Wilderness EMT Training Programs and Requirements
Wilderness EMTs are trained to provide medical care and assistance in emergency situations without access to standard hospital tools and devices. Training is typically very active, involving scenario practice and mock rescues, in addition to classroom education.
Training Requirements and Recommendations
Wilderness EMT training targets both professional emergency medical responders and outdoor enthusiasts who enjoy recreational activities in remote locations. Professional wilderness EMTs must complete a training program that covers emergency medical response in remote locations. These programs generally certify the graduate at the Basic EMT (EMT-B) level in addition to the wilderness EMT certification, and require a current basic life support and CPR certification.
Individuals may also seek wilderness EMT training to support outdoor hobbies such as skiing, hiking, rock climbing or rafting. More limited training programs for this audience teach wilderness first aid and basic life support.
Formal training in wilderness medicine is available for students without emergency medical experience and those who are already certified EMTs. Students entering the EMT profession may enroll in an EMT + W course through an accredited agency, which prepares graduates to enter the workforce as an entry-level EMT with additional wilderness certification. Currently certified emergency medical technicians may complete a shorter program to attain wilderness certification.
Certificate in Wilderness Search and Rescue Medicine
Wilderness EMT (WEMT) training consists of a 4-week long program, ranging from 170 to 185 hours and culminating in an exam. Skills covered in the program include trauma assessment and treatment, airway obstruction, spine management, toxins and allergic reactions, pharmacology, emergency childbirth, and treatment for bone injuries.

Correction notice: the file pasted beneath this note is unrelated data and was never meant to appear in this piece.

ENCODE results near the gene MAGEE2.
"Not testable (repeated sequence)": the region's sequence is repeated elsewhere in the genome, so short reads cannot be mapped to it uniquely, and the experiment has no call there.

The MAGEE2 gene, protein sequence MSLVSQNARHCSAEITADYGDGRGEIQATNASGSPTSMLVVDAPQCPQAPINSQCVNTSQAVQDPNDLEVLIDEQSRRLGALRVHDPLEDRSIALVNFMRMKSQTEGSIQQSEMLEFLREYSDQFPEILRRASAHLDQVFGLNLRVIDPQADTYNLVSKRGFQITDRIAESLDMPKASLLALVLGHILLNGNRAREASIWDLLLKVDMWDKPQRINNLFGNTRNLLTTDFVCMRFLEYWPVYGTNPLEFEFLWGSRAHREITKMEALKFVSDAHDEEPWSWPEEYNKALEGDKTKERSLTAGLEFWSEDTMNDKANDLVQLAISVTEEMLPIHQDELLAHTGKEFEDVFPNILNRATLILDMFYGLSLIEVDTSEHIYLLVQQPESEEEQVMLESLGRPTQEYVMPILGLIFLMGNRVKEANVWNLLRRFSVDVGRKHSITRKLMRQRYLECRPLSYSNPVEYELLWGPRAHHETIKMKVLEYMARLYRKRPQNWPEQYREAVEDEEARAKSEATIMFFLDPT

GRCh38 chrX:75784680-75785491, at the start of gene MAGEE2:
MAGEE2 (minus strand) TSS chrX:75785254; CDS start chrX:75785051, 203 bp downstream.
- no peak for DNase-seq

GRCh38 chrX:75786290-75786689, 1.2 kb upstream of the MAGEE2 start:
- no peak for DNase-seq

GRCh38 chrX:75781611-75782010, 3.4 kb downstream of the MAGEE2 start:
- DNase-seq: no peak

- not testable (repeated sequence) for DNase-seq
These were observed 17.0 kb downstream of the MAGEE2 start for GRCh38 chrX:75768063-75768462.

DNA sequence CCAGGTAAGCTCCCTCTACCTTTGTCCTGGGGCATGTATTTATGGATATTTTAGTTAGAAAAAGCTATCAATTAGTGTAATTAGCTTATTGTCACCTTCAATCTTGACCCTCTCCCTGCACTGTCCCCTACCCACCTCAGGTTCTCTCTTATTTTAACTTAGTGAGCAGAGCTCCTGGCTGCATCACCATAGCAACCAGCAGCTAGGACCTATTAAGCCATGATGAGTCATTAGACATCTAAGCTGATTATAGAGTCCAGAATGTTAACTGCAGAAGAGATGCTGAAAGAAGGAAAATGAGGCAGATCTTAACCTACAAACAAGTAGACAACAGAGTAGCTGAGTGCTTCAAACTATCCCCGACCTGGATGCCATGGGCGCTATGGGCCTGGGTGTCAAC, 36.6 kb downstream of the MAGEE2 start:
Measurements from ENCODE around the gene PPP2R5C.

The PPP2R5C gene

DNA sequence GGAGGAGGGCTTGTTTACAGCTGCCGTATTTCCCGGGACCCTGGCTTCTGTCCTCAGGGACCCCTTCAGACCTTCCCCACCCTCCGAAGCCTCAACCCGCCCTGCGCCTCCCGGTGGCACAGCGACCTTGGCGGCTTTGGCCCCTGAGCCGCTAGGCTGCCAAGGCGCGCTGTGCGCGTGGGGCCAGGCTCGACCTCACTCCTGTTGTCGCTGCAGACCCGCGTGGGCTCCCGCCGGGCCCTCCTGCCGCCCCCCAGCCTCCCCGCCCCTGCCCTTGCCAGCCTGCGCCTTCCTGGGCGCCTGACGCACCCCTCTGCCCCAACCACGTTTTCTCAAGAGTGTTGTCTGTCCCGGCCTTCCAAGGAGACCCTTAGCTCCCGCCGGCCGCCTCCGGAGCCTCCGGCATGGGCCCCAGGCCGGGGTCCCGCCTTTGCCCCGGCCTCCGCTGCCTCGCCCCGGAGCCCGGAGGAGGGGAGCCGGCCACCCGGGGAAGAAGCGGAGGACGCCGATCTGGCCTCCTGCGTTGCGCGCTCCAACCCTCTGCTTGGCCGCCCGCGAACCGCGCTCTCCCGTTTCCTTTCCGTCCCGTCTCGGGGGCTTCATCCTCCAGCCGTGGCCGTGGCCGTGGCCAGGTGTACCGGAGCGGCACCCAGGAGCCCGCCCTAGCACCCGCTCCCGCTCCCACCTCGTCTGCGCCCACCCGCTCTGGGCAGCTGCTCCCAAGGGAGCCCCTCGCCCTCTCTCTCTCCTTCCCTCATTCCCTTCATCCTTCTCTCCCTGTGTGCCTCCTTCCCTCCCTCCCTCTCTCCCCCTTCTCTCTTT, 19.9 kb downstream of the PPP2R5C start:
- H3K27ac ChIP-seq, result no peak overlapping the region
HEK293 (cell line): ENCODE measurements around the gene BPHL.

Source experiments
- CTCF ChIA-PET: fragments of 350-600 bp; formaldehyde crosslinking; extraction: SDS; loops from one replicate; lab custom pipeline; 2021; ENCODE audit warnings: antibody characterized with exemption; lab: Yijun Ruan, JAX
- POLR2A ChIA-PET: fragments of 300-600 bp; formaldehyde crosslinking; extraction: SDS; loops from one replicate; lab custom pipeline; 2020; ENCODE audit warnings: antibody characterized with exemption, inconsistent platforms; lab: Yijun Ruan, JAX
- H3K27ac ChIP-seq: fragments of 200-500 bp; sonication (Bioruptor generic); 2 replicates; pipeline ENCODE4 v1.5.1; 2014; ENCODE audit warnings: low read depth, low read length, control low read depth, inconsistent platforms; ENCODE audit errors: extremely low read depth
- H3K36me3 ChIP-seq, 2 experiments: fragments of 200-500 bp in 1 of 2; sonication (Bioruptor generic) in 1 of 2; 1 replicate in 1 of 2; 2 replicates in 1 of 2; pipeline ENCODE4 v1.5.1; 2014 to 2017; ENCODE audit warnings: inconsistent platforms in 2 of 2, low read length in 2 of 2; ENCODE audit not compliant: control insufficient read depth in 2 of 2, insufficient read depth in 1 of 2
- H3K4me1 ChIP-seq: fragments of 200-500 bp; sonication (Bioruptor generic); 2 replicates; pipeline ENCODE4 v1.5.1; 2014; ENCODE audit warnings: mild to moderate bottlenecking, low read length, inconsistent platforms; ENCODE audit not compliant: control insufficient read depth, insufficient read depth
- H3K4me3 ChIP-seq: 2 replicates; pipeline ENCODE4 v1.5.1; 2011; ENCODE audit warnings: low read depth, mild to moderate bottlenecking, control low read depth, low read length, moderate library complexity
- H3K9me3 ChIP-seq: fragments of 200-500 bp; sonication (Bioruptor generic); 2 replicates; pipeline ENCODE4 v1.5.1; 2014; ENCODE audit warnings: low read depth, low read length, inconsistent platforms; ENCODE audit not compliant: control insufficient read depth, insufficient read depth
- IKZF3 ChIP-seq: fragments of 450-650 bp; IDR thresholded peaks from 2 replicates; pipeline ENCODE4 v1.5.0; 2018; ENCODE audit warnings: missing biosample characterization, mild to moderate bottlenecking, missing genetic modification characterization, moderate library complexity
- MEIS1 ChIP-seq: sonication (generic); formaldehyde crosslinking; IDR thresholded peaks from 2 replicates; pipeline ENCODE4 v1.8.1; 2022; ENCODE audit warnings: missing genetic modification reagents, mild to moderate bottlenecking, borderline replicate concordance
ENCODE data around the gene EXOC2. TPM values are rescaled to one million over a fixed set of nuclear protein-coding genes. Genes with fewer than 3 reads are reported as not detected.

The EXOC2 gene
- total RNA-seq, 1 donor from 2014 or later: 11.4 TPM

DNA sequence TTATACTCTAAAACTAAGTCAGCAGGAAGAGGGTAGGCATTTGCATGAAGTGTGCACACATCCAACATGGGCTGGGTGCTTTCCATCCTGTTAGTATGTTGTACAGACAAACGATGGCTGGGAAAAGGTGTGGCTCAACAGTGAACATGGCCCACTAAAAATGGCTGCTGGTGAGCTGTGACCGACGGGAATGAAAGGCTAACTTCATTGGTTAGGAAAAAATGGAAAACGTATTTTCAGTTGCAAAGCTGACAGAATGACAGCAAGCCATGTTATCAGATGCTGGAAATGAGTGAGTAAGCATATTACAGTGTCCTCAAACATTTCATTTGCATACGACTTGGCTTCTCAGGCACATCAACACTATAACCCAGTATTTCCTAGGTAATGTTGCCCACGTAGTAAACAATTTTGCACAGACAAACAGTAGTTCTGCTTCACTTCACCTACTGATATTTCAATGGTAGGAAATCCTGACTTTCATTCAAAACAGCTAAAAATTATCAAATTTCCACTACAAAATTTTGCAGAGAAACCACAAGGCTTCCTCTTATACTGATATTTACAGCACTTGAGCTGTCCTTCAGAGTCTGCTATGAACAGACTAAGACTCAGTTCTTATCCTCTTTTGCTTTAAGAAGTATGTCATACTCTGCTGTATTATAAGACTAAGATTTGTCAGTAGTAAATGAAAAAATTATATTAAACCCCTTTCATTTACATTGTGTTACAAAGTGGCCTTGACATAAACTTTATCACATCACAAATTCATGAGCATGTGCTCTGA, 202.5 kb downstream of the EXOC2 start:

This 5-day course focuses upon remote medicine techniques and wilderness protocols, preparing practicing emergency medical technicians to administer remote medicine without system support. Lectures, practical training and rescue simulations make up the program. Successful completion leads to an upgrade from an EMT-B to a W-EMT certification.
Licenses and Certifications
State requirements differ, but graduates of wilderness EMT courses are normally certified for 2-3 years. Continuing education credits are required in order to recertify. Standard EMT certification at the national and state levels may be maintained separately.
Workshops and Seminars
The Wilderness Medical Society (WMS) is a professional organization that offers numerous conferences throughout the United States for its members. Its educational workshops and seminars are accredited to provide continuing education hours that apply to wilderness EMT recertification requirements. Current treatment updates and training modules are presented by experienced wilderness medical professionals.
Additional Professional Development
Wilderness emergency medical technicians may take the Advanced Wilderness Life Support (AWLS) course for additional training or to fulfill continuing education requirements. Career achievement is recognized by the WMS through completion of extensive educational activities and for working experiences as a Fellow in the Academy of Wilderness Medicine. Members of the organization earn credits towards this goal according to specified guidelines.
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